Apple does not target this market for good reason. There are certainly some people, even in corporate IT, who know what they are doing and still buy Apple products. However, they must make do with what Apple sells for the consumer market and hack it up on their own. I would not suggest that anyone market a product for business users of Apple products. In those cases, purchasing decisions are typically made by old-school IT types.

  • etresoft Level 7 Level 7 (23,900 points)

    There is no law that says you must use a web browser with a web-based service. Ideally, all you would need is a stable REST URL to use with a POST request. An iPod will do what you need as long as you use the proper tools. It is true that having a scanner send input via a text field is an old-school, tried-and-true kludge, but it was never anything more than a kludge. Such things do tend to break when you change platforms. Why use Sencha Touch if you are only supporting one, HTML-based platform anyway?

     

    You could make a great inventory control system that works on any platform. Or you could kludge one up that works with one specific platform. With the kludge, you will save a few hours in up-front development costs in exchange for many cumulative hours of trouble during operations. I will leave it as an exercise for the reader to guess which option would be the choice for typical corporate IT.

  • T3kB0i Calculating status...

    We are currenty developing a web-app inventory management system with symbol bluetooth scanners. The original plan was to make them work with the client's existing iPads. Obviously it works flawlessly on any desktop browser, but it also works on WinMo 6+, Windows Phone, and Android. While aging, we gave it a shot to make it work on the iPad as well. After reaching a dead end with mobile Safari, this gave us a great reason to recommend the upgrade all tablets to Surface.

     

    I've been on dozens of threads, looking for a solution. Increasing production time by another month, and maintaining a seperate development cycle through an exclusively native iOS app is not worth our time, and is not what the customer wants.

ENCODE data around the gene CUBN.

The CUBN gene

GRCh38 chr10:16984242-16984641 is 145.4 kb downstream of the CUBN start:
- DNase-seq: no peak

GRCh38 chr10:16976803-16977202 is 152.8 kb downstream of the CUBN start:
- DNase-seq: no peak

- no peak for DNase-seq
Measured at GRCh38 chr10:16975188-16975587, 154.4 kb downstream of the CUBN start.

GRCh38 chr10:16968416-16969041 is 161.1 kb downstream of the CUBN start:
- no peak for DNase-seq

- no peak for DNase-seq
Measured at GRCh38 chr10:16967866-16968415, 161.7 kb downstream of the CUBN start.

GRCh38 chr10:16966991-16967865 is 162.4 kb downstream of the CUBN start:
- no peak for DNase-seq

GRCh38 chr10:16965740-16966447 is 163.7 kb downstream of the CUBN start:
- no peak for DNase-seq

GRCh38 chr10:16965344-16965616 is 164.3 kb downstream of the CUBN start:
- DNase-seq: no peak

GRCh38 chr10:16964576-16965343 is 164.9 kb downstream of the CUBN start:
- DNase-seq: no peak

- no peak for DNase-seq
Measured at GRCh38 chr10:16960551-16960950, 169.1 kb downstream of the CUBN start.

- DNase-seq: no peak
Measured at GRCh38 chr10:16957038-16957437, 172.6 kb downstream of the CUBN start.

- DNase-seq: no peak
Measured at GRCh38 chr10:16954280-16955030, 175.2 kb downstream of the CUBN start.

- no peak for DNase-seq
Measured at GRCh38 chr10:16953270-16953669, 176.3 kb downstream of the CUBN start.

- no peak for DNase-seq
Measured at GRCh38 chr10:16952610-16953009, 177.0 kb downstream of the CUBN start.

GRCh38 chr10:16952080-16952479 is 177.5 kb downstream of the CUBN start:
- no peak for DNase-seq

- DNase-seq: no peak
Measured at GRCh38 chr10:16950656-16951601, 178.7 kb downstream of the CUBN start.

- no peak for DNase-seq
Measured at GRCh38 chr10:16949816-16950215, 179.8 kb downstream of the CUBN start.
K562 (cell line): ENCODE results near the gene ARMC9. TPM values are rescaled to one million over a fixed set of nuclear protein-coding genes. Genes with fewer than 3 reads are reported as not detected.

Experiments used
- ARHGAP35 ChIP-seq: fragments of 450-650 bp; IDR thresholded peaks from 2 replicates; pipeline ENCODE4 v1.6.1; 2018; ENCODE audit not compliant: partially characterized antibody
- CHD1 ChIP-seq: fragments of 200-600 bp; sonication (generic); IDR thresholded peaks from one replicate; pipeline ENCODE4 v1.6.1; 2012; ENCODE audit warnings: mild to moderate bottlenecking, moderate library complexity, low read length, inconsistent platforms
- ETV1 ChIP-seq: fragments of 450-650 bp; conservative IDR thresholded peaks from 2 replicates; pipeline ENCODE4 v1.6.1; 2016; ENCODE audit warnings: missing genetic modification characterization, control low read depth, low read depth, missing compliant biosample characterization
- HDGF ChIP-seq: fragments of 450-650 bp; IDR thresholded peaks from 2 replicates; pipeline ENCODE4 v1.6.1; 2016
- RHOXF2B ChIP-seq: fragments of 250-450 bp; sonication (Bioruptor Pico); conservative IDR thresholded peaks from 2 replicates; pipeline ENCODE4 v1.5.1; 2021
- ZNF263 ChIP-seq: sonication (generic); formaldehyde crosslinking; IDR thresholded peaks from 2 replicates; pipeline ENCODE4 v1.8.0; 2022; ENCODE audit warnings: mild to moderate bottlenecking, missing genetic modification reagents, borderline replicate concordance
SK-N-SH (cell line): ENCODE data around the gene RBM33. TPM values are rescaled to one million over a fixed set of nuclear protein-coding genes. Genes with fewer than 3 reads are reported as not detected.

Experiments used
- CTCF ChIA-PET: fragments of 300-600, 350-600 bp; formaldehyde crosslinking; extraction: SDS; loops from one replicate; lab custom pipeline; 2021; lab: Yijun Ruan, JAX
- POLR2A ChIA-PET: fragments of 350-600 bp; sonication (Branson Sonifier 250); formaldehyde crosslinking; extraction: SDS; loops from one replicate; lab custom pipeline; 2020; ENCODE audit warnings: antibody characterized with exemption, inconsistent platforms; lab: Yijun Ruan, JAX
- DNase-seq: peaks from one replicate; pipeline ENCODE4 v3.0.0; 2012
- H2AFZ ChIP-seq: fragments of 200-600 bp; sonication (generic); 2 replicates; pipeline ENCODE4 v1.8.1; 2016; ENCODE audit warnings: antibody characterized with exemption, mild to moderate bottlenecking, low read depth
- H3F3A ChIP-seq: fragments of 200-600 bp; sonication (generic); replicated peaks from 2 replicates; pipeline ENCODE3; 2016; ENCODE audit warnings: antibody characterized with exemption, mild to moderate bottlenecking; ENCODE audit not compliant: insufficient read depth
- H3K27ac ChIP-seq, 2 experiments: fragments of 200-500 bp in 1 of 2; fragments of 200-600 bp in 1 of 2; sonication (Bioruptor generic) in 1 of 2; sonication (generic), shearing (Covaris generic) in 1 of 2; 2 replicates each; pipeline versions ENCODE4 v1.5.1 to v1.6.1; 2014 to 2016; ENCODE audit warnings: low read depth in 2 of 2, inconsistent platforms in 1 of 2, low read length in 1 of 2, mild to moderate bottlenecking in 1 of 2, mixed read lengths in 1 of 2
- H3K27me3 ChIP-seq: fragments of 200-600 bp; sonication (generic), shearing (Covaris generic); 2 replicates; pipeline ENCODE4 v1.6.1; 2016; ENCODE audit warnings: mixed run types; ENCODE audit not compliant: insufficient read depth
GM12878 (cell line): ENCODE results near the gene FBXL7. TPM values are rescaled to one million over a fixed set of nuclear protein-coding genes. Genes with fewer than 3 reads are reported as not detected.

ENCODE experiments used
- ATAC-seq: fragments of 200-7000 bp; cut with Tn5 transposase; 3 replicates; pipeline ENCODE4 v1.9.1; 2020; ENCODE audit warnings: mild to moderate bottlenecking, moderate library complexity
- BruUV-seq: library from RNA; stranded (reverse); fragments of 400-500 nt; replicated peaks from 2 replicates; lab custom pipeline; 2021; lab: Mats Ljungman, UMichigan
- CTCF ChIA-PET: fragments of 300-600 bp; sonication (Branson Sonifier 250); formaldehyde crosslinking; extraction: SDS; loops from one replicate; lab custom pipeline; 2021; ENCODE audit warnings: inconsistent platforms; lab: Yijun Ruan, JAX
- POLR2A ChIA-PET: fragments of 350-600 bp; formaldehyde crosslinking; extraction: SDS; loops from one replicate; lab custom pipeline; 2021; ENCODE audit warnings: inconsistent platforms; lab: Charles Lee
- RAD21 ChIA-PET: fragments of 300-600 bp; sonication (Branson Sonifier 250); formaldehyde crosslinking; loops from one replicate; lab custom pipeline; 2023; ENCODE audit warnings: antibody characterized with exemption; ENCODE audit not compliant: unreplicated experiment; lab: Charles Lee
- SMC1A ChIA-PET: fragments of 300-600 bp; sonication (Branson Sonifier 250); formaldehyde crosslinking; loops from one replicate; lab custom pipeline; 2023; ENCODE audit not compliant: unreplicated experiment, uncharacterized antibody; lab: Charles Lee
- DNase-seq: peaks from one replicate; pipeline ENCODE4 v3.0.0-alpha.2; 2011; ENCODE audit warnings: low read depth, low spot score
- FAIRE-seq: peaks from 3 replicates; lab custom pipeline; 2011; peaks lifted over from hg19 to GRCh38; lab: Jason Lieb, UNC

"A web app probably isn't appropriate for this application." - etresoft

    I disagree, we have deployed our inventory management web-app in many business with great success and user satisfaction, and mobile devices are a natural progression. While iOS is obviously a walled garden, jailbr3aking doesn't offer any solutions either. iOS is a sinking ship, the only solution is to jump boat to any one of the superior platforms.

  • Michael Superczynski Level 5 Level 5 (7,095 points)

    You have a problem with a web app on iOS thus "iOS is a sinking ship".

    Good grief.

  • T3kB0i Level 1 Level 1 (0 points)

    I'm not trying to start a flame-war with narrow-minded sheep. Your comment provides no benefit to users seeking for guidance and support.

     

    As you mistakingly suggest, the problem does not lie within the web-app. If you were able to read, you could see that our app doesn't have any problems. In fact, it works on every single platform. It doesn't work with iOS, that's why using logic (see: Vulcan) we can infer that the problem resides within iOS. See how we did that? =D It wasn't so hard, now was it?

     

    I am not expecting your intelligience to comprehend this problem from a developer's point of view. This is not a question about the iPads having poor battery life after an update, or something simple like that. This is an inherent flaw of iOS that has no "work-around" as the OP requests. Run along now and go back to playing Angry Birds on your iPad 4, the big kids are trying to get work done here.